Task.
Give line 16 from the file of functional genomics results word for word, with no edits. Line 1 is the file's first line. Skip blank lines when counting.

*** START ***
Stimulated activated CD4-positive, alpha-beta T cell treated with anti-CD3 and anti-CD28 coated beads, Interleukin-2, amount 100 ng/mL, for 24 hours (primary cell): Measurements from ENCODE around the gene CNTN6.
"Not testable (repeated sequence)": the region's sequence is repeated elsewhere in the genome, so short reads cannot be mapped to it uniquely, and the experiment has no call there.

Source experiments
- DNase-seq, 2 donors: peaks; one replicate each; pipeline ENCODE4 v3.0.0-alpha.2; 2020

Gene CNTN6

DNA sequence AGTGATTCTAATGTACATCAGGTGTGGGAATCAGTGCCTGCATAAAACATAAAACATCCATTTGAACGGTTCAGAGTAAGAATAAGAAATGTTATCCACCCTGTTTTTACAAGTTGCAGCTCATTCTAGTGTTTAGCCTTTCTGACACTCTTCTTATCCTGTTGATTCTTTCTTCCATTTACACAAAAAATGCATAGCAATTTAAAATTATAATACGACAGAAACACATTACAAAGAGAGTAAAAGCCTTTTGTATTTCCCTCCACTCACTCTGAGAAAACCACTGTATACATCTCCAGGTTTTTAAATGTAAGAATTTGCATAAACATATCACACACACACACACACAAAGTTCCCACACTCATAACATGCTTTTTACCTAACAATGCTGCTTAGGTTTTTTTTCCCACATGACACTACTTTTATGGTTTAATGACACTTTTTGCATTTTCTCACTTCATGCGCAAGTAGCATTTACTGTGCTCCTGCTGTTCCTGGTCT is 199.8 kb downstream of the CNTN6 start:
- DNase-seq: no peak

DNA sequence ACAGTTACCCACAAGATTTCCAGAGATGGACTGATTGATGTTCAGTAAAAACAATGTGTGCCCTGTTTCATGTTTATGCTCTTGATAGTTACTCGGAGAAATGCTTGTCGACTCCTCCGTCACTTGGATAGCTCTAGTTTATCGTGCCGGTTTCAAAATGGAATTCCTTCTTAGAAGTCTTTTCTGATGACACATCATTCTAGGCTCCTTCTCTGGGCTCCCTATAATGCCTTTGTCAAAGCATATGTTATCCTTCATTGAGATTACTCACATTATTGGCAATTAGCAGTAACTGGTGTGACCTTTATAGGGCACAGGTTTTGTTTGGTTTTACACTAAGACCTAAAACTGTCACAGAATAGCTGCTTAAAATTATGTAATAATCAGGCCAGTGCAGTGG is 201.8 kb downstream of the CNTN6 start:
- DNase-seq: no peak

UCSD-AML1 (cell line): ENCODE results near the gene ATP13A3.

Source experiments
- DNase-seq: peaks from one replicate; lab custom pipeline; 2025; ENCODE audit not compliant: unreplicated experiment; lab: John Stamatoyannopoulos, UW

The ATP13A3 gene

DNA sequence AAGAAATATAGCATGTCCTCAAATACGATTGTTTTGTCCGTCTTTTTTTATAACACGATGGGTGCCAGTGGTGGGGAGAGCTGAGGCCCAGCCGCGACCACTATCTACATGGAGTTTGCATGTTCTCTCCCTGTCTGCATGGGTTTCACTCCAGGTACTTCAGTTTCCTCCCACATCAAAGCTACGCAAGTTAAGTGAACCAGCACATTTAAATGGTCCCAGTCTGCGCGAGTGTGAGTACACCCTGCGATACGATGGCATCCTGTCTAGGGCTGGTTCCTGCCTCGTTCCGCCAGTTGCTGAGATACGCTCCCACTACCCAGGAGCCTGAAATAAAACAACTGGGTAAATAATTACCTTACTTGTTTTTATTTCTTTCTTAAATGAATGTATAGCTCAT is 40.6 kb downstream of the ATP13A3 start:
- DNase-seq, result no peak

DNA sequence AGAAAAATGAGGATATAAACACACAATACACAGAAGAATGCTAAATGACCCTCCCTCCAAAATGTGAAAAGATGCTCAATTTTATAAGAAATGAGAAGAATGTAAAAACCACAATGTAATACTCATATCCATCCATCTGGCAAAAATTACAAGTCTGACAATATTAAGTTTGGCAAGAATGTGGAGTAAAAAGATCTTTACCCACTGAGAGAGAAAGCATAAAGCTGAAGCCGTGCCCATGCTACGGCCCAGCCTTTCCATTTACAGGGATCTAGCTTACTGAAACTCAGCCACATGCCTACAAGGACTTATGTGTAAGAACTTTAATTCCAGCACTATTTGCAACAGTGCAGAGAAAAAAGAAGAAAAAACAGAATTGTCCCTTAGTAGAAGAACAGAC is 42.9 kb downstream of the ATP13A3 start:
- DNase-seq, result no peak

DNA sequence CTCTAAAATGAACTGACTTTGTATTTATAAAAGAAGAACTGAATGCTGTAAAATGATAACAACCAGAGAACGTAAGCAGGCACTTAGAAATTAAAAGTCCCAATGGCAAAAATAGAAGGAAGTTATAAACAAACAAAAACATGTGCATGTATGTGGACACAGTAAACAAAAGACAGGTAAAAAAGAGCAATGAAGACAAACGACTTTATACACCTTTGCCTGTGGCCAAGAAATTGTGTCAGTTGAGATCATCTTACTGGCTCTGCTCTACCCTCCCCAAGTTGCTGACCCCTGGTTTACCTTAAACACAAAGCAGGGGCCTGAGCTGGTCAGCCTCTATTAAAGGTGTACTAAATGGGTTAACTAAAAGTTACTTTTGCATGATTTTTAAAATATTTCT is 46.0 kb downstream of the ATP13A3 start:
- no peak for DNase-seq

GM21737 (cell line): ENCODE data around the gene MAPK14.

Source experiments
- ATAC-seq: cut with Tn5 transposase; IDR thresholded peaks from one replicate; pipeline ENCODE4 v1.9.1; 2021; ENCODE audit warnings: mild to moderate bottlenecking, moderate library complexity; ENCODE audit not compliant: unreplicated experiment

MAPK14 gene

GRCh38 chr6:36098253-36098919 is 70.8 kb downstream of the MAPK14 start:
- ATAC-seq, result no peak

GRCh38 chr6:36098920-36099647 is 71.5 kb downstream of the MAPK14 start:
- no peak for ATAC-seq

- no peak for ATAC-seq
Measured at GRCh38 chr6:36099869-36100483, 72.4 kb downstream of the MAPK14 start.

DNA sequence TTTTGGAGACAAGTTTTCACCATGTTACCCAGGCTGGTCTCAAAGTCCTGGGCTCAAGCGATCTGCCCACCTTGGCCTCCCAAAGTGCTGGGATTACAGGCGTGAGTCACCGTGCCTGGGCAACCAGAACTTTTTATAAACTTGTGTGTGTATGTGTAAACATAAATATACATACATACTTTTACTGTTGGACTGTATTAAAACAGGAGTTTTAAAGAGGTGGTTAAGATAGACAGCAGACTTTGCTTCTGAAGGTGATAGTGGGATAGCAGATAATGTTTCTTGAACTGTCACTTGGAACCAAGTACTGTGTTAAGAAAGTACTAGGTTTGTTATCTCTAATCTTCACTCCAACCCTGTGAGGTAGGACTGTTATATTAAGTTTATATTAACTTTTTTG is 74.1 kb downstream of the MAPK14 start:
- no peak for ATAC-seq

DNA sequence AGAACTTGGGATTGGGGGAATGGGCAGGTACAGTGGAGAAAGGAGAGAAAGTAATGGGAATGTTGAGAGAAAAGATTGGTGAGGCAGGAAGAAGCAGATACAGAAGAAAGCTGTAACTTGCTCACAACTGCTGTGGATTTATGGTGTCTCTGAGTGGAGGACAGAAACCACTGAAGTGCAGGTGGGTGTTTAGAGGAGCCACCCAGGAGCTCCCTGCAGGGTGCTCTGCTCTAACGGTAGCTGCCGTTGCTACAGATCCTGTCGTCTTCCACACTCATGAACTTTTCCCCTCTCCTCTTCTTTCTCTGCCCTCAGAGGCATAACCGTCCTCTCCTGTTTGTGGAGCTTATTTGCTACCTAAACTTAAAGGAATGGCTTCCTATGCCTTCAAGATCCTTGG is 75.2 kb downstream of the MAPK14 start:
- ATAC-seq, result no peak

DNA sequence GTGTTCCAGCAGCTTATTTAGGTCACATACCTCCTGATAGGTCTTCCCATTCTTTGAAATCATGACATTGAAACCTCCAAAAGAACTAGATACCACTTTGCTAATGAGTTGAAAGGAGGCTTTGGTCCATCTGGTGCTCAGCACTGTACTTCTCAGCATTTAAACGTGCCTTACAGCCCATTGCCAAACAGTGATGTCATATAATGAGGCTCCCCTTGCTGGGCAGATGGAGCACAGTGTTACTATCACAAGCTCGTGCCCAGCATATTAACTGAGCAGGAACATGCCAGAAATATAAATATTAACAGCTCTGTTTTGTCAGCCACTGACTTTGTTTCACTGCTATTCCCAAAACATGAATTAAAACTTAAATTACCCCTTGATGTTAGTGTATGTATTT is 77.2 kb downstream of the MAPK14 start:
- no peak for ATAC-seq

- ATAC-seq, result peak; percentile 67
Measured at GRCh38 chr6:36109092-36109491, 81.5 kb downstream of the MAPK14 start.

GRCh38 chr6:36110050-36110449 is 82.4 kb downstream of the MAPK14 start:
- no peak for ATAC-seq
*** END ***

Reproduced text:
DNA sequence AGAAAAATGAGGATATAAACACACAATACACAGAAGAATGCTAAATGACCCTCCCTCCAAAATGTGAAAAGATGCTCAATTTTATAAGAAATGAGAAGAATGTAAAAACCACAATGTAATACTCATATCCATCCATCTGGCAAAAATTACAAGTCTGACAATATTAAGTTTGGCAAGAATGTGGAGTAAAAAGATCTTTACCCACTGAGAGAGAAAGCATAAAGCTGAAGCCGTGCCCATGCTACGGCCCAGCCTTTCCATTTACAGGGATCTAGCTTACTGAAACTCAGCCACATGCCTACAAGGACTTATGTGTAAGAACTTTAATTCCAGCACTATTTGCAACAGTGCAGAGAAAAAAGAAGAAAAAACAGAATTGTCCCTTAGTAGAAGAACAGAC is 42.9 kb downstream of the ATP13A3 start: